Tuesday, June 21, 2011


In Acts 18, we first meet Priscilla and Aquila, who become coworkers with Paul. By coincidence -- or what sometimes is more accurately called "God-incidence" -- they share the trade of making tents. The Bible says that Paul "went to see them, and because he was of the same trade he stayed with them and worked, for they were tentmakers by trade." So Paul, Priscilla and Aquila worked as makers of tents to supply their own needs while they proclaimed the good news of Jesus Christ. There's no question which was more important to them -- Paul never said "for me to live is tentmaking, and to die is gain." Instead, he said that about Jesus Christ. As far as we know, Paul was never beaten or shipwrecked for the sake of making tents. He was willing to suffer in these ways for the sake of Jesus Christ.

Today, "tentmaking" has become Christianese -- Christian shorthand, a kind of insider code word for the kind of work a person does in a "secular" job to pay their expenses while they do Christian ministry in the rest of their time. Tentmaking today might mean working as a custodian, a plumber, a phone repairman, a teacher, a financial consultant, or anything at all. Very few people, if any, actually fabricate tents to pay their expenses.

What's very interesting today is that this practice -- tentmaking, or working another job to pay expenses while serving Jesus in some way -- is growing more common. This growth parallels another trend that I have portrayed many, many times on this blog, namely, that the church is getting pushed to the margins of our culture today. As churches get farther and farther from the centers of power and influence, we are less and less able to pay full-time pastors. So more and more churches are smallish groups of people who cannot -- and don't really want to -- afford a full-time pastor, so they have a leader, a pastor, who works forty or fifty hours a week doing finish carpentry and who spends another ten or twenty hours a week working on pastor things like sermons, leadership, equipping others for ministry, and so on.

A couple things happen in this scenario. First, it's very hard to put a finish carpenter up on a pedestal. He has sawdust in his hair and he smells a little like wood glue and he's got that band-aid where he popped a nail through the fleshy part of his finger the other day. It's easy to put a full-time pastor on a pedestal because they're so holy. Yeah. And if we put them up on a pedestal we don't have to feel any pressure to be like them. But if a person can work a real job (sic) and still be concerned for the kingdom of God, then maybe I should, too.

The other thing that happens here is that more than likely, a tentmaking pastor is going to be a lot more in touch with the real lives of people in his or her church than a seminary-educated pastor who knows the difference between Docetism and Gnosticism but who hasn't dropped the business end of a hammer on his finger and dealt with the ensuing verbal consequences in a very long time. There's something real about tentmakers.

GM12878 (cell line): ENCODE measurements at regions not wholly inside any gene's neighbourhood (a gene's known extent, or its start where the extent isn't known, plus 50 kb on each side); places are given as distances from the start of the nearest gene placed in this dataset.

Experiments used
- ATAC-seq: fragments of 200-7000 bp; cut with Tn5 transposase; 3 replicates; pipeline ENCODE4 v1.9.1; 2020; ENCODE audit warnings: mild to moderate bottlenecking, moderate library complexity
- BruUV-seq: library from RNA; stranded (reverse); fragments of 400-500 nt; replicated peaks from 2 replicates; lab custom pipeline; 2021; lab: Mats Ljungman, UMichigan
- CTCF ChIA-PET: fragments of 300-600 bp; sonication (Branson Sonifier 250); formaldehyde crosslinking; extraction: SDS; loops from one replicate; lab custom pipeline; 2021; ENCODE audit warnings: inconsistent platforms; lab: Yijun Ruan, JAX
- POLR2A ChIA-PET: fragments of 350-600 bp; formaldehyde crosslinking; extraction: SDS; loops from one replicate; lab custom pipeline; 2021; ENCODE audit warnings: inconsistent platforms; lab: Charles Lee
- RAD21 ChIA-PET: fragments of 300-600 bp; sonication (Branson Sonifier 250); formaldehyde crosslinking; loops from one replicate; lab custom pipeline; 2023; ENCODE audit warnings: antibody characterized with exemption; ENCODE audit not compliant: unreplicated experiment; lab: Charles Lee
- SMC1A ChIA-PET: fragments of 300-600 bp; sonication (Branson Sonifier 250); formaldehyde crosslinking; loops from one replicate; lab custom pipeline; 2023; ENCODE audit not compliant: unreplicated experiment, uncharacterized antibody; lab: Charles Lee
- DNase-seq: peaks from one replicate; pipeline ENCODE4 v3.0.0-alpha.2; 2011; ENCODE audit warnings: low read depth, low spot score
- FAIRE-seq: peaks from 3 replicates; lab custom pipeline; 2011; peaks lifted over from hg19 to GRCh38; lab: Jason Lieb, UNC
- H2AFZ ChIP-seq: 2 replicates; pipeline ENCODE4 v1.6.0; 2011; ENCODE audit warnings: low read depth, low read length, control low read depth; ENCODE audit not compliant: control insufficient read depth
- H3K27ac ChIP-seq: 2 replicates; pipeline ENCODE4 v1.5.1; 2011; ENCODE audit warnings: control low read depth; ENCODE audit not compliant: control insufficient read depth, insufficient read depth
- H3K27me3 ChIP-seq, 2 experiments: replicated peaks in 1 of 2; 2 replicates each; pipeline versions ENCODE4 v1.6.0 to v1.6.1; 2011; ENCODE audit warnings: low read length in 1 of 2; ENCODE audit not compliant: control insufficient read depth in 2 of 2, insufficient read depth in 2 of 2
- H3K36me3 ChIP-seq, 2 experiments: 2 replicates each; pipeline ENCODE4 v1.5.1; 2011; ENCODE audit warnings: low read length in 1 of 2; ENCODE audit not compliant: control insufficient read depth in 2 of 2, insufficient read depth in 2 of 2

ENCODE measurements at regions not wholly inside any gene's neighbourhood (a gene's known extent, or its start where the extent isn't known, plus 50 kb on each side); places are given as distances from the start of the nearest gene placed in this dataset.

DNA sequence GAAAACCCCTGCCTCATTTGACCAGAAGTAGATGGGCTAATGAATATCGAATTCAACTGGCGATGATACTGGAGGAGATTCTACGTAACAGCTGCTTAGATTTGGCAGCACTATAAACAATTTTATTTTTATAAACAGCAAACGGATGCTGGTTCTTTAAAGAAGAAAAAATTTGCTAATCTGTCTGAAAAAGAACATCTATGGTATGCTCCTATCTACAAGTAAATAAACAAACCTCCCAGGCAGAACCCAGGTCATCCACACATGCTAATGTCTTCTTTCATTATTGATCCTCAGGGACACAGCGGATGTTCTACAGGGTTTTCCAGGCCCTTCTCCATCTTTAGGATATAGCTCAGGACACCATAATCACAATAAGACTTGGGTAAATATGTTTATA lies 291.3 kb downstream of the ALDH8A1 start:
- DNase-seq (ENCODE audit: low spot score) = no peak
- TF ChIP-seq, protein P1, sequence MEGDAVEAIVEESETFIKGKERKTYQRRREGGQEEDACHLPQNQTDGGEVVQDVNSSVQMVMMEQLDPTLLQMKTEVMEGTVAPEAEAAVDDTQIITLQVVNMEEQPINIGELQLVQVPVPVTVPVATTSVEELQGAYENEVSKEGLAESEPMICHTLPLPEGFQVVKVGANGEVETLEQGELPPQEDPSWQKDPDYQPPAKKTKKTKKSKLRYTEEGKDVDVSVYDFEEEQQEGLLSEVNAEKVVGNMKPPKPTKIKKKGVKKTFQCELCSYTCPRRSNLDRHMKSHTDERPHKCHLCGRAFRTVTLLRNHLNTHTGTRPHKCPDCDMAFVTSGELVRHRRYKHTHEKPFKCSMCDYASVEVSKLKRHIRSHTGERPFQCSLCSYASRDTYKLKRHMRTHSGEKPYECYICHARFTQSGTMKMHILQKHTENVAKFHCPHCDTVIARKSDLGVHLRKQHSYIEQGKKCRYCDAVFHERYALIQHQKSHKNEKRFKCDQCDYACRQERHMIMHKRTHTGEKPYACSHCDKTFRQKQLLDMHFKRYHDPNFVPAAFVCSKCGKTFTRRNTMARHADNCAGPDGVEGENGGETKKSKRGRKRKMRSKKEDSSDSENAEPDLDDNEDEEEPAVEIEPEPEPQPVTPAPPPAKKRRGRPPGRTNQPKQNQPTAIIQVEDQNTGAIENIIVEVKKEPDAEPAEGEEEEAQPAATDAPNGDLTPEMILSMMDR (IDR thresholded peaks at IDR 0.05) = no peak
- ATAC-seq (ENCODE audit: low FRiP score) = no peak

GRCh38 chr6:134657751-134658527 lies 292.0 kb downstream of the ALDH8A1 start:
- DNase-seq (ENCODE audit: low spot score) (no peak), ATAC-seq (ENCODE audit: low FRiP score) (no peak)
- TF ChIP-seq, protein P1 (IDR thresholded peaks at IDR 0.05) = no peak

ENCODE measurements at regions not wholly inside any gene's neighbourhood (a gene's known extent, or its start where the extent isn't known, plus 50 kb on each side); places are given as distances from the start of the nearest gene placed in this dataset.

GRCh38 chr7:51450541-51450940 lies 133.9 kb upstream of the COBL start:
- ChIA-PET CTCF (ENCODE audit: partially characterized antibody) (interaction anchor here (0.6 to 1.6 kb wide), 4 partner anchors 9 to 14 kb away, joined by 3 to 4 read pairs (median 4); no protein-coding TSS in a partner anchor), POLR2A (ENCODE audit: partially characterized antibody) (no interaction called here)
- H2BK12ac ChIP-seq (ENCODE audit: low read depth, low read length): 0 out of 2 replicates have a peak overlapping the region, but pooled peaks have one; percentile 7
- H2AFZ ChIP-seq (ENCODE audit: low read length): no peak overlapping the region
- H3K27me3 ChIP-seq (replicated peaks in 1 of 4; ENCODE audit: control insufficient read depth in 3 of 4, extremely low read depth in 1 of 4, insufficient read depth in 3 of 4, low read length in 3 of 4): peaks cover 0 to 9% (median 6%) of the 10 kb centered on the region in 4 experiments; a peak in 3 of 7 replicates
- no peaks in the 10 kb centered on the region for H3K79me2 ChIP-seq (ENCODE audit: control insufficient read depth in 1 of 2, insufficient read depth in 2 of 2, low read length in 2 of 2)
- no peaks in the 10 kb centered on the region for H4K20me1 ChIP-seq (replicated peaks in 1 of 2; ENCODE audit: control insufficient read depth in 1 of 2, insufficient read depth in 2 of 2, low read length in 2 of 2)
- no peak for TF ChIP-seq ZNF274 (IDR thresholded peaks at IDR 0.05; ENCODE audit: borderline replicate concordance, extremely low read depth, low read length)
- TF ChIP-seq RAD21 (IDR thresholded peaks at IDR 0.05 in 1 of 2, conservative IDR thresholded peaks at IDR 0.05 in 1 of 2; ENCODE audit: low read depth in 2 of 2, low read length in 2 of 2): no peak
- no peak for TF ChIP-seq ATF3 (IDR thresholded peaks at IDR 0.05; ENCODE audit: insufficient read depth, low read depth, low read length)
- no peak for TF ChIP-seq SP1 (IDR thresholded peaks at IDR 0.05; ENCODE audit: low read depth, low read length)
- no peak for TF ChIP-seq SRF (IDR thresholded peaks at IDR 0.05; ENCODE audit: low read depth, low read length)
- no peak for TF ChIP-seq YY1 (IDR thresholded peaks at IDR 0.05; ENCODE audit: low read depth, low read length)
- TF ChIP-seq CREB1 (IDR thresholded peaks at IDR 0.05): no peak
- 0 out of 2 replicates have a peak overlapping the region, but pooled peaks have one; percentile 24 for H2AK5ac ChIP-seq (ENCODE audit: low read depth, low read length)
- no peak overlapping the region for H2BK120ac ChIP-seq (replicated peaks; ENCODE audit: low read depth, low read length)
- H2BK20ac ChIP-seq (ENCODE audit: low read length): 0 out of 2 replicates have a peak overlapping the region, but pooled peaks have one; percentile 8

Round about 1992 I took on a second job as a custodian in a local HMO clinic to augment my small youth ministry income. The guy who trained me in was a tentmaking pastor. He had a "congregation" of about eight people who met in his home and were actively in the business of inviting others to come and join them each week. Paul -- the custodian / pastor / tentmaker -- taught me the ropes of how to clean the toilets and the carpets and the countertops. He also taught me how a custodian can communicate Jesus' love to doctors, nurses, and patients in some very simple ways. For example, each night Paul would take a strip of paper and fabricate a seal for the toilet seats -- the kind you sometimes find in fancy hotels where the maids certify that nobody has used the toilet before you. Then he'd take five minutes on his break and look through the Readers Digest in the waiting room to find some funny, pithy saying which he would write on the paper, tape the toilet seat shut with the strip of paper, and move on to the rest of his job. Each Tuesday morning (Paul worked at that clinic Monday evenings) the nurses and doctors would watch for Paul's strip of paper, and usually it ended up carefully taped to the mirror in that bathroom so everybody got to read and enjoy it. People loved Paul, because he took a few seconds extra to try to brighten their day in addition to keeping the clinic spotless.

It's incredibly significant that the Apostle Paul (along with Aquila and Priscilla) worked as a tentmaker. Paul knew the significance of this, and he refers to it several times in the New Testament.

I'm a full-time pastor. I get a good salary and benefits. The upside of this is that I can devote myself full-time to serving my church. The downside is that I often start to think of being a pastor as my "job" and I forget that it is a holy calling, as holy as being a custodian or farming or making tents. My great grandfather preached whenever he could and farmed to pay expenses. I often have to remind myself not to let myself get complacent, not to let myself lose his passion for the good news of Jesus Christ.

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